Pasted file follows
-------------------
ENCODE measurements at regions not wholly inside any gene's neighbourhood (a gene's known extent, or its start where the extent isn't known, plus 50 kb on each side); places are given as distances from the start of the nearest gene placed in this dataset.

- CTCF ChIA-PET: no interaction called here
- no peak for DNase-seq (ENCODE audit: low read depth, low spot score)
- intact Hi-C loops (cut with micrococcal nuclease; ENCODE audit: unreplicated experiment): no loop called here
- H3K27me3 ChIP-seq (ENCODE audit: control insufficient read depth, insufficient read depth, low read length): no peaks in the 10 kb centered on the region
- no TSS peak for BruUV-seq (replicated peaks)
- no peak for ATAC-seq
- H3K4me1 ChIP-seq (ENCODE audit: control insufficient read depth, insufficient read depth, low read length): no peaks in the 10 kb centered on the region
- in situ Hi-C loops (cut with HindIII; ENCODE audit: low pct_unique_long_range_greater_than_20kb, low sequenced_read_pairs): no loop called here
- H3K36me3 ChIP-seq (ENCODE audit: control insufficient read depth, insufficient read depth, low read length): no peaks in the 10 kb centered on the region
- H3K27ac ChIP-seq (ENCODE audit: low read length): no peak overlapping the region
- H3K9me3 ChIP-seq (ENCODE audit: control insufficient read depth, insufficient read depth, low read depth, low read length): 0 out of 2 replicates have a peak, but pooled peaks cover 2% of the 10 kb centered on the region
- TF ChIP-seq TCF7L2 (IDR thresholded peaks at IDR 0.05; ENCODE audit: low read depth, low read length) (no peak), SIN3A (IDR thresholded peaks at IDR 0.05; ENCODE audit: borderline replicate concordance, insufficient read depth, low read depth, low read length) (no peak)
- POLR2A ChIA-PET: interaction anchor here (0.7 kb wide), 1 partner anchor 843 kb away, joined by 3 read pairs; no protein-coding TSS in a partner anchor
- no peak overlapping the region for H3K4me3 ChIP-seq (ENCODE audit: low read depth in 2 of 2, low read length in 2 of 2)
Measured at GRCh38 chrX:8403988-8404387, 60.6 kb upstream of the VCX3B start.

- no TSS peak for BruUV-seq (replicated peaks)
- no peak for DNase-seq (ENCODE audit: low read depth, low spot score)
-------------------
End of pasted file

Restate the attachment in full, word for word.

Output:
ENCODE measurements at regions not wholly inside any gene's neighbourhood (a gene's known extent, or its start where the extent isn't known, plus 50 kb on each side); places are given as distances from the start of the nearest gene placed in this dataset.

- CTCF ChIA-PET: no interaction called here
- no peak for DNase-seq (ENCODE audit: low read depth, low spot score)
- intact Hi-C loops (cut with micrococcal nuclease; ENCODE audit: unreplicated experiment): no loop called here
- H3K27me3 ChIP-seq (ENCODE audit: control insufficient read depth, insufficient read depth, low read length): no peaks in the 10 kb centered on the region
- no TSS peak for BruUV-seq (replicated peaks)
- no peak for ATAC-seq
- H3K4me1 ChIP-seq (ENCODE audit: control insufficient read depth, insufficient read depth, low read length): no peaks in the 10 kb centered on the region
- in situ Hi-C loops (cut with HindIII; ENCODE audit: low pct_unique_long_range_greater_than_20kb, low sequenced_read_pairs): no loop called here
- H3K36me3 ChIP-seq (ENCODE audit: control insufficient read depth, insufficient read depth, low read length): no peaks in the 10 kb centered on the region
- H3K27ac ChIP-seq (ENCODE audit: low read length): no peak overlapping the region
- H3K9me3 ChIP-seq (ENCODE audit: control insufficient read depth, insufficient read depth, low read depth, low read length): 0 out of 2 replicates have a peak, but pooled peaks cover 2% of the 10 kb centered on the region
- TF ChIP-seq TCF7L2 (IDR thresholded peaks at IDR 0.05; ENCODE audit: low read depth, low read length) (no peak), SIN3A (IDR thresholded peaks at IDR 0.05; ENCODE audit: borderline replicate concordance, insufficient read depth, low read depth, low read length) (no peak)
- POLR2A ChIA-PET: interaction anchor here (0.7 kb wide), 1 partner anchor 843 kb away, joined by 3 read pairs; no protein-coding TSS in a partner anchor
- no peak overlapping the region for H3K4me3 ChIP-seq (ENCODE audit: low read depth in 2 of 2, low read length in 2 of 2)
Measured at GRCh38 chrX:8403988-8404387, 60.6 kb upstream of the VCX3B start.

- no TSS peak for BruUV-seq (replicated peaks)
- no peak for DNase-seq (ENCODE audit: low read depth, low spot score)